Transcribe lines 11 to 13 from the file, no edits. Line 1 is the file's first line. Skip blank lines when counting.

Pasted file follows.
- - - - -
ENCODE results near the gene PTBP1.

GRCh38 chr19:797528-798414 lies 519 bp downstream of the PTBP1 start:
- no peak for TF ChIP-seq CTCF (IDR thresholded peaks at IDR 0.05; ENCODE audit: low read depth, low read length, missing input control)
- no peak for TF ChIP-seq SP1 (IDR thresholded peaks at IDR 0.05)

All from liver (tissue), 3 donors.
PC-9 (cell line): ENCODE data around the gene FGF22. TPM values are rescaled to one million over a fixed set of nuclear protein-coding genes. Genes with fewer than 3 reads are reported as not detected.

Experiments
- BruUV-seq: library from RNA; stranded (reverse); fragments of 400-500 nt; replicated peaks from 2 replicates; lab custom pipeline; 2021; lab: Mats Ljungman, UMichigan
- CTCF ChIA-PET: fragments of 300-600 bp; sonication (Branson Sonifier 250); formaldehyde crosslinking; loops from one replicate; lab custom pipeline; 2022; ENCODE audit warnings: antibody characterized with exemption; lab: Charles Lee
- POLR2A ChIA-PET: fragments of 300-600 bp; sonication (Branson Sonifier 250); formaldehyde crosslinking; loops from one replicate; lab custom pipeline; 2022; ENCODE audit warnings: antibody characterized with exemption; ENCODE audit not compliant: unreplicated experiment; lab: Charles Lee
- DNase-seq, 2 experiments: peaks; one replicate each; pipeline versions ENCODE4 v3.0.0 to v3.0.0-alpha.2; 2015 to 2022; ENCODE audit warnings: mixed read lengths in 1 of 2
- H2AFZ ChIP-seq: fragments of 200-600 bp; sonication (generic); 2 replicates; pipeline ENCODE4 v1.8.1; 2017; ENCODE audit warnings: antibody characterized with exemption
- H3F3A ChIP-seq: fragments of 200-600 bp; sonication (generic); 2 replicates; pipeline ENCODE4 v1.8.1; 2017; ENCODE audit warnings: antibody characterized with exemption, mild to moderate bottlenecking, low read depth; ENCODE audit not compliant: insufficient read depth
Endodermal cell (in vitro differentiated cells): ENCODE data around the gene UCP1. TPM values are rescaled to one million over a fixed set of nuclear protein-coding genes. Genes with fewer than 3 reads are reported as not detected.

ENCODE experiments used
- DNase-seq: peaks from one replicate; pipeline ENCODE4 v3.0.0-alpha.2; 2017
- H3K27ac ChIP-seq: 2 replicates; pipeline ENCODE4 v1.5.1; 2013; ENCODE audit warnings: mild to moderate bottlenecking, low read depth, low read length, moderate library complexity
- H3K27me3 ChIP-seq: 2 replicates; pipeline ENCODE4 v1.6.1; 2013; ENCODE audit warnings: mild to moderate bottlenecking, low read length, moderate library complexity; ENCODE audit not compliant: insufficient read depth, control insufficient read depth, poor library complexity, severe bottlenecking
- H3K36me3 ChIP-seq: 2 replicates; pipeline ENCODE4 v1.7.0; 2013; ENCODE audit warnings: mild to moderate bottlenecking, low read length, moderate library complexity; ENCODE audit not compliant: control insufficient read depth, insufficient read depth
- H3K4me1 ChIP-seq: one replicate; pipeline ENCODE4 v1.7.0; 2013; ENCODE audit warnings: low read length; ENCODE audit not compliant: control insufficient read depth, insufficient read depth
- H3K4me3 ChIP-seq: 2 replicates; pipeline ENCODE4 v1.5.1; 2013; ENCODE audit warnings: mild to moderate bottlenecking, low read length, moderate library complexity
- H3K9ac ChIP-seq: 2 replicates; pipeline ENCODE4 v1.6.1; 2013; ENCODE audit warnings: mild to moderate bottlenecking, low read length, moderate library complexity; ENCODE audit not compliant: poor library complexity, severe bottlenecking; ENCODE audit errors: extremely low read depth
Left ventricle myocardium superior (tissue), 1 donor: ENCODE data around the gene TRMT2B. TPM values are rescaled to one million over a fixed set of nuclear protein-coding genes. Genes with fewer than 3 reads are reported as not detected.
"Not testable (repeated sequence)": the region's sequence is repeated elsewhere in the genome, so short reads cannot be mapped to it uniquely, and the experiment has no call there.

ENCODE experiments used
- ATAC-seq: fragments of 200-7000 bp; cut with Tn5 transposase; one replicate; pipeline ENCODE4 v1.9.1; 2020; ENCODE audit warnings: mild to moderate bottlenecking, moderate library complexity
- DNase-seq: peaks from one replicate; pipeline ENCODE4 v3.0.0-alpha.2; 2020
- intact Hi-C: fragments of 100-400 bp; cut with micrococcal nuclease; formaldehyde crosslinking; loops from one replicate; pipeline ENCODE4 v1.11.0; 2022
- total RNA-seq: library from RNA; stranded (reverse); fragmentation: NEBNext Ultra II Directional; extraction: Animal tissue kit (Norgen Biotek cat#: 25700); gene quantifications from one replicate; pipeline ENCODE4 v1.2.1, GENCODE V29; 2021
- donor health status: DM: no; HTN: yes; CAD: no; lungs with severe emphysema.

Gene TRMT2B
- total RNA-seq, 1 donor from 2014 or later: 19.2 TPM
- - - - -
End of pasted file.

- DNase-seq, 2 experiments: peaks; one replicate each; pipeline versions ENCODE4 v3.0.0 to v3.0.0-alpha.2; 2015 to 2022; ENCODE audit warnings: mixed read lengths in 1 of 2
- H2AFZ ChIP-seq: fragments of 200-600 bp; sonication (generic); 2 replicates; pipeline ENCODE4 v1.8.1; 2017; ENCODE audit warnings: antibody characterized with exemption
- H3F3A ChIP-seq: fragments of 200-600 bp; sonication (generic); 2 replicates; pipeline ENCODE4 v1.8.1; 2017; ENCODE audit warnings: antibody characterized with exemption, mild to moderate bottlenecking, low read depth; ENCODE audit not compliant: insufficient read depth